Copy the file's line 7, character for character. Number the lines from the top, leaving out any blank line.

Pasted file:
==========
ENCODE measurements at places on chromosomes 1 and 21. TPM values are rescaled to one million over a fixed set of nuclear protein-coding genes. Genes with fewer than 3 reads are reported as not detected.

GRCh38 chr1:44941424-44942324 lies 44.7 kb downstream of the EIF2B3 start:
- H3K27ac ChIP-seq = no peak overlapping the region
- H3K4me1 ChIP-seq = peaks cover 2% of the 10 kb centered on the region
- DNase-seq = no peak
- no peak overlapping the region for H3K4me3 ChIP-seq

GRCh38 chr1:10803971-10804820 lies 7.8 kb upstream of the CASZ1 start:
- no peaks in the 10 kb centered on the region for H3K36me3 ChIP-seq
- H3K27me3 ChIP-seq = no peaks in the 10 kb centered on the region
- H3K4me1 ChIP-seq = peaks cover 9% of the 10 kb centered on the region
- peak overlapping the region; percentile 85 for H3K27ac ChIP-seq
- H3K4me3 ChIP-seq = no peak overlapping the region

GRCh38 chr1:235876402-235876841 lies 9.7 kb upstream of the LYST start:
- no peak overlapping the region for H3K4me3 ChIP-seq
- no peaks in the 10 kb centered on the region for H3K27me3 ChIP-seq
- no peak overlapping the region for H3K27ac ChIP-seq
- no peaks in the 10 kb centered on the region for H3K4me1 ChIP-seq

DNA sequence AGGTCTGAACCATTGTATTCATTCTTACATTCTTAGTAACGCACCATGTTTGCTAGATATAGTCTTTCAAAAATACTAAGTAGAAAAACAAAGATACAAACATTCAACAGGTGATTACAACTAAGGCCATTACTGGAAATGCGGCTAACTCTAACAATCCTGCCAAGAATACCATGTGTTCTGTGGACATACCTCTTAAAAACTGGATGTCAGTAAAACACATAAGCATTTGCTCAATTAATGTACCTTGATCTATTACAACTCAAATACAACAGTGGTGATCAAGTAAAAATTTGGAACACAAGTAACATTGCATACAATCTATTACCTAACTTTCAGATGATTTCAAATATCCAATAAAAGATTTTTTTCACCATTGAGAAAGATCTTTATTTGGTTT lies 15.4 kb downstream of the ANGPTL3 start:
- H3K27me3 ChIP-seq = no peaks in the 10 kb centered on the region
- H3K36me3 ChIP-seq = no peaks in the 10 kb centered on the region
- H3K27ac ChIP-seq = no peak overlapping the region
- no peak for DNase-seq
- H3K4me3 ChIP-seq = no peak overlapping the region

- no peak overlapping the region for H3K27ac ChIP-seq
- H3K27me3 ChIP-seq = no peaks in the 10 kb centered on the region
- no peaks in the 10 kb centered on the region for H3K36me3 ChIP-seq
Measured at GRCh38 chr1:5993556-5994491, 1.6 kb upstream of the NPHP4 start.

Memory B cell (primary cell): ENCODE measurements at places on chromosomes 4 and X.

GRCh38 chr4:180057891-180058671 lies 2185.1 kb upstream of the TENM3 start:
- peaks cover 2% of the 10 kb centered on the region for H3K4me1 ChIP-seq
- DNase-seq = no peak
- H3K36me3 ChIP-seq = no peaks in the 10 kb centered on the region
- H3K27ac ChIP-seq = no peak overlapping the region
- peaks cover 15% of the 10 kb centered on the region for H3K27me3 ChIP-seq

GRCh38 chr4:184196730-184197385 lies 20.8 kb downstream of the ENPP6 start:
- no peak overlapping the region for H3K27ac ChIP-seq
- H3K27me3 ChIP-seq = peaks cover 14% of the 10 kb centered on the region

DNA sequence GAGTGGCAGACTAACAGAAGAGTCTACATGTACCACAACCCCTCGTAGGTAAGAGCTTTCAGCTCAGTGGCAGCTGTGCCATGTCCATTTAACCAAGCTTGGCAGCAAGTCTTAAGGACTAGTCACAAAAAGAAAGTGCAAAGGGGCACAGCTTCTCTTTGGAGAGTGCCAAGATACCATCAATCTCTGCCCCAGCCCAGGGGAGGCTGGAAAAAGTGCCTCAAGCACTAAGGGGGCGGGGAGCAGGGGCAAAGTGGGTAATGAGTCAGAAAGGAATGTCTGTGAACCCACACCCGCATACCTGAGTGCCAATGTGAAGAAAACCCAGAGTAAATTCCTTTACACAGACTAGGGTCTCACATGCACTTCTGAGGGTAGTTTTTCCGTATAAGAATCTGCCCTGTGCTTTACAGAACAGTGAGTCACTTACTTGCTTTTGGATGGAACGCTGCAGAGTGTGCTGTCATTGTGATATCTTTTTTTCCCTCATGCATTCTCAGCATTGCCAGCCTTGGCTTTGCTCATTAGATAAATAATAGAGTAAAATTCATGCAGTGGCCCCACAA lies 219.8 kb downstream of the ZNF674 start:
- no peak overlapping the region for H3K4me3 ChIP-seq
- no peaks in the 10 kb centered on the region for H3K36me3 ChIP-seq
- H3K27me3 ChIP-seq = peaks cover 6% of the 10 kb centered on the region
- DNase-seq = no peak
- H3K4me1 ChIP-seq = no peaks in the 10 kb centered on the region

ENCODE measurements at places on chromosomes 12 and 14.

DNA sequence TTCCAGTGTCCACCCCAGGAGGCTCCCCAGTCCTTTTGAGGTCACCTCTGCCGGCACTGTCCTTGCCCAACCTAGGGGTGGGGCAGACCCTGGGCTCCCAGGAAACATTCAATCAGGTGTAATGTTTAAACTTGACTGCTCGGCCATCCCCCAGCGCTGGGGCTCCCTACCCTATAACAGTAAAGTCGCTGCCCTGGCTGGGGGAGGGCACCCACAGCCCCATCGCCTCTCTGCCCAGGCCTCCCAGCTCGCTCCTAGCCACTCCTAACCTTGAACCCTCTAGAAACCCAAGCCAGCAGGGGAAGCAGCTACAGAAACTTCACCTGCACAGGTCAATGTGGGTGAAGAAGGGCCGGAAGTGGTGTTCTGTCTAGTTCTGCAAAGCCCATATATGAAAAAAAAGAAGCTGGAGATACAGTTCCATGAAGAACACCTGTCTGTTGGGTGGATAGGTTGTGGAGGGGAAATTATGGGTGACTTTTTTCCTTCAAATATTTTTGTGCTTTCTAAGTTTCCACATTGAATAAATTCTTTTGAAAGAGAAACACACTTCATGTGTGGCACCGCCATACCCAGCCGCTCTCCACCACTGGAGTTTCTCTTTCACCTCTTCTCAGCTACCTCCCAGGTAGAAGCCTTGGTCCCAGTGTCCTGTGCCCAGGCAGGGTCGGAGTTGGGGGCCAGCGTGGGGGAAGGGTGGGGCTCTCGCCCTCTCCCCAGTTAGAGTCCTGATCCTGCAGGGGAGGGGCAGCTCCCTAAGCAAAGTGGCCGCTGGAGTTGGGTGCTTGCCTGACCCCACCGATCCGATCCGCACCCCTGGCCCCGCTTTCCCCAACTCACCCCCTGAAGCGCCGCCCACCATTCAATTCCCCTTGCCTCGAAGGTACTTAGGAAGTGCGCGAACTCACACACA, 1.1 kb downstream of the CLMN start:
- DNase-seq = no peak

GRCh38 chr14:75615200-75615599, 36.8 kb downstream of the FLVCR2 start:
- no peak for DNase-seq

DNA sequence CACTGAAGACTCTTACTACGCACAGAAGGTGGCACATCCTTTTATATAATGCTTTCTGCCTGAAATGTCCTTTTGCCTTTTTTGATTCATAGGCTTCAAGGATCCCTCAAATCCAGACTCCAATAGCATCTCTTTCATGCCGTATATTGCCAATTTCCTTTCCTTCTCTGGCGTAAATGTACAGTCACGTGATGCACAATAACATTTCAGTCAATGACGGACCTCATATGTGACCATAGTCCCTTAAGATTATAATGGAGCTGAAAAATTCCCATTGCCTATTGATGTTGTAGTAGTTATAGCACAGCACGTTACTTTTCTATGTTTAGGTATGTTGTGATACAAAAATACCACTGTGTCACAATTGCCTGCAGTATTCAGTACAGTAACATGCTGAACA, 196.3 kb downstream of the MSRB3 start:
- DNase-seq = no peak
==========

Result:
GRCh38 chr1:10803971-10804820 lies 7.8 kb upstream of the CASZ1 start: